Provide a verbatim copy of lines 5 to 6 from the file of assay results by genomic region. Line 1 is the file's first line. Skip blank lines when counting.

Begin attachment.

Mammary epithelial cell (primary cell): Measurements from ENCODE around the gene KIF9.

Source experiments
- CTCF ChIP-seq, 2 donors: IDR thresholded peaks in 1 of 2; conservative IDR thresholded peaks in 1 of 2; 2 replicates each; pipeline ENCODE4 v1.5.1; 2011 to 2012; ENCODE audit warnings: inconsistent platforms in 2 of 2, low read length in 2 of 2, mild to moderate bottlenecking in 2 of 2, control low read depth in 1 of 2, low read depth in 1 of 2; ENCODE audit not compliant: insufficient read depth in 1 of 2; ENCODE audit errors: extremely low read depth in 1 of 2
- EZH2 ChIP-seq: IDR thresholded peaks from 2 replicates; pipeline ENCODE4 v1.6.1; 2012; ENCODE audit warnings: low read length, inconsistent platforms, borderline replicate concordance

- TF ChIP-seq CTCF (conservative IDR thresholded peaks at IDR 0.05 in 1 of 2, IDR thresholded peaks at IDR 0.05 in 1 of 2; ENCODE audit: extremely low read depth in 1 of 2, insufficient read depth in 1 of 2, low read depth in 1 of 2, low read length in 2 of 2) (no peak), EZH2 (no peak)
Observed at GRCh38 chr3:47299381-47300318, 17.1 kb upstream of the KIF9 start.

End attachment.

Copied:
- TF ChIP-seq CTCF (conservative IDR thresholded peaks at IDR 0.05 in 1 of 2, IDR thresholded peaks at IDR 0.05 in 1 of 2; ENCODE audit: extremely low read depth in 1 of 2, insufficient read depth in 1 of 2, low read depth in 1 of 2, low read length in 2 of 2) (no peak), EZH2 (no peak)
Observed at GRCh38 chr3:47299381-47300318, 17.1 kb upstream of the KIF9 start.